From John Pavlovitz’s open letter, the American people seem not to be moved by the support White Evangelical Christians accorded to President Trump before the elections. In such consideration, White Evangelical Christians are perceived as hypocrites, inconsistent, mercy-selective, and appear to covert supremacies to the people. For instance, the White Evangelicals did not come to President Obama’s rescue as the people relentlessly demonized him for the eight years of reign despite being a faithful married for 26 years with no reported infidelity issue (Sherwod, 2020). Such a move shows that the support White Evangelical Christians rallied behind President Trump’s reelection was ingenuine and politically motivated. The White Evangelicals never offered prayers to President Obama public all the while or even suggesting that he got the position God had in place for him. On the contrary, the White Evangelicals branded President Obama with scriptures to sideline him and used racial stereotypes to criticize him. As a religious institution, the White Evangelicals were supposed to demonstrate transparency and fairness in deciding whether to support the presidency. Therefore, the White Evangelicals’ arguments on the United States (US) polls appear to be racial instead of spiritual.
When the White Evangelicals rallied their support again on Donald Trump’s bid to be reelected, it was not as significant as in 2016. Such a decline in support for their favorite presidential candidate shows that they had lost supremacy and tie with the people. For example, the polls projected that about 10% of the White Evangelicals who had voted for Trump in 2016 did not reelect him in the last concluded elections. President Trump also had several moral scandals that surrounded him before and during his tenure that Americans advocated against. With such embattlements, the White Evangelicals had no power to mobilize more people towards President Trump’s second term. The group constituted five of the US electorate, which dad significant input and credited for Trump’s victory in 2016.
Even though the White Evangelicals did not address the fall in support of Trump’s reelection, they were convinced they could win the 2020 elections. However, places such as Georgia showed more support for Trump than Joe Biden in the presidential race (Sherwood, 2020). The Catholics also accompanied the White Evangelicals by switching their support from President Trump to Biden. Such scenarios indicate the role of the faith groups towards the campaigns and decisions in the 2020 elections. For instance, President Biden was a staunch catholic faithful and had the support of the church. Biden increased his faith affiliation by frequent references to win the Catholic voters over his pro-choice stance. During the 2016 election, Trump managed to win among the significant faith categories of white Christians, who constituted almost half of the registered US voters.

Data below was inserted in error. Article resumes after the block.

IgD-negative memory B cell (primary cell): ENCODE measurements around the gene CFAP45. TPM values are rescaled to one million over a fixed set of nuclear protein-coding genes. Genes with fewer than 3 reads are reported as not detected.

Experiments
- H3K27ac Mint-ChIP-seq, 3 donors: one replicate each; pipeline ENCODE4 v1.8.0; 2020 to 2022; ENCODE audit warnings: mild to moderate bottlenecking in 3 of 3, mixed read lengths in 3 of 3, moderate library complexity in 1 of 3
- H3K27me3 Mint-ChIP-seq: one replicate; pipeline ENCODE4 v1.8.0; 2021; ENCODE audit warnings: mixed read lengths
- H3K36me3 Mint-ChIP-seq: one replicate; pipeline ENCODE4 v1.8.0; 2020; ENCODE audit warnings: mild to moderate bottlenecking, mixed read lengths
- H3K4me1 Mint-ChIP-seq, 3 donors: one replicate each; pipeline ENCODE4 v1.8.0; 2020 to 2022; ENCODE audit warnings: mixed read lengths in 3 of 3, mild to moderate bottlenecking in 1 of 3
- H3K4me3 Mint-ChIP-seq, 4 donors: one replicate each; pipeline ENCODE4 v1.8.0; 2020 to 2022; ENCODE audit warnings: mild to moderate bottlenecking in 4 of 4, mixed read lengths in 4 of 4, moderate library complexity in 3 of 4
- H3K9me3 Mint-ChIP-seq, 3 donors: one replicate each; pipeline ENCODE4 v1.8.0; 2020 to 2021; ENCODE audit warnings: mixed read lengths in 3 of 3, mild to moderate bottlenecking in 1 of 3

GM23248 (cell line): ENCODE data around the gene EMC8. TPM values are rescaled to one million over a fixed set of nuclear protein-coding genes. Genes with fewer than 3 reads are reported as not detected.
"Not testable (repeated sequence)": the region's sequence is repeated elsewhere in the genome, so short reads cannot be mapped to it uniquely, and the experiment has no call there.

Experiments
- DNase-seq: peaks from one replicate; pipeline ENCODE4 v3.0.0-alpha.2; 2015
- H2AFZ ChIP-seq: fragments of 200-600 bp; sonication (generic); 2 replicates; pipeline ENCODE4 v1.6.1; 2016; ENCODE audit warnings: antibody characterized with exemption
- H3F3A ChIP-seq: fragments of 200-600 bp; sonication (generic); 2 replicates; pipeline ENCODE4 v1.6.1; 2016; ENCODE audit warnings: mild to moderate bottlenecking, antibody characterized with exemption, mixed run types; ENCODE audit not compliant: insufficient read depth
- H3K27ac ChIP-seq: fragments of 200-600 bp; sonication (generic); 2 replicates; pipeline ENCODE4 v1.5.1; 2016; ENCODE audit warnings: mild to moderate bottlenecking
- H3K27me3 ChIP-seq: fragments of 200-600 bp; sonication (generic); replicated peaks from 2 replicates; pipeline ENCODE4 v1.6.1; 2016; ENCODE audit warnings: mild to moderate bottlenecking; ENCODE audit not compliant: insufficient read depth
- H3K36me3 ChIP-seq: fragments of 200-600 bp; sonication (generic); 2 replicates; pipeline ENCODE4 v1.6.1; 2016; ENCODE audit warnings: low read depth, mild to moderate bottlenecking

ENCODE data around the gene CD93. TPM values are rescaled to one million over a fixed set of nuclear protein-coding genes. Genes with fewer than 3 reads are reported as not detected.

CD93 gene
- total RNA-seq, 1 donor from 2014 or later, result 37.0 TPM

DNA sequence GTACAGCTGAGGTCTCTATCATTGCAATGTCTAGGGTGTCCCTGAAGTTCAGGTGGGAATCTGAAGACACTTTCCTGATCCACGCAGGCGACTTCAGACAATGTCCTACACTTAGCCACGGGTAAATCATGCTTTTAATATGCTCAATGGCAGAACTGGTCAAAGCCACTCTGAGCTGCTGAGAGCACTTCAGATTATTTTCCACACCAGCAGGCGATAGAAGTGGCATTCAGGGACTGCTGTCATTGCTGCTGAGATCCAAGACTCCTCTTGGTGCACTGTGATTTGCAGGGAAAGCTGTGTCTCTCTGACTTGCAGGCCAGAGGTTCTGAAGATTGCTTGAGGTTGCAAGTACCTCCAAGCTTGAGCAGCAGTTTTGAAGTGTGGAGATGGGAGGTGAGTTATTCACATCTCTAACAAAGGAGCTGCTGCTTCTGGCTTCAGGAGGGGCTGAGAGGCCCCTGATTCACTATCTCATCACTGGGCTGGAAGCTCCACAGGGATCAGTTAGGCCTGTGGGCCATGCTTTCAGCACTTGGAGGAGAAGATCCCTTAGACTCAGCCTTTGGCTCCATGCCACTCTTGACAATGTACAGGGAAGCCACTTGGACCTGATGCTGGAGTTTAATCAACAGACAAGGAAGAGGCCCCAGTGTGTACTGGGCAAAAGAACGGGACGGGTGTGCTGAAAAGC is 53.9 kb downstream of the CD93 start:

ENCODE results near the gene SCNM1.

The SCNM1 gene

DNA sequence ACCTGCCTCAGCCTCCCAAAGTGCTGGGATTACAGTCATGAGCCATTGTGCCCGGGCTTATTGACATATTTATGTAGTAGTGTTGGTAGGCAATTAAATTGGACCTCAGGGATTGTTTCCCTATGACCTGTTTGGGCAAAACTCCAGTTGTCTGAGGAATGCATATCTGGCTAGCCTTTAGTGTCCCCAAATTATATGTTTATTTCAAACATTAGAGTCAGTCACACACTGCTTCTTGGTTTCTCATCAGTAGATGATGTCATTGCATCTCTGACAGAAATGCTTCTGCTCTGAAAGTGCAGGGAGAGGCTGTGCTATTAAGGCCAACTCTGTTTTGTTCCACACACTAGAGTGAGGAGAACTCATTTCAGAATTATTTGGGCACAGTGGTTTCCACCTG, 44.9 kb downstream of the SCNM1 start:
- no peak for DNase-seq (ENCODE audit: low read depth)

Consequently, the White Evangelical Christians had a significant snag in the 2020 presidential elections that saw different leaders from mega-churches divert from supporting President Trump. Even though the campaigns were conducted during the COVID-19 pandemic, the President helped the Evangelicals to keep their churches open. Trump appeared to encourage the evangelicals to pray despite a ban on social gatherings as a COVID-19 measure. In such regards, Trump’s White Evangelical base weaken as he added that he was a non-denominational Christian. Therefore, the White Evangelicals were pleased with Trump’s presidency amid the controversies.
Sherwood, H. (2020). White evangelical Christians stick by Trump again, exit polls show. The Guardian. Web.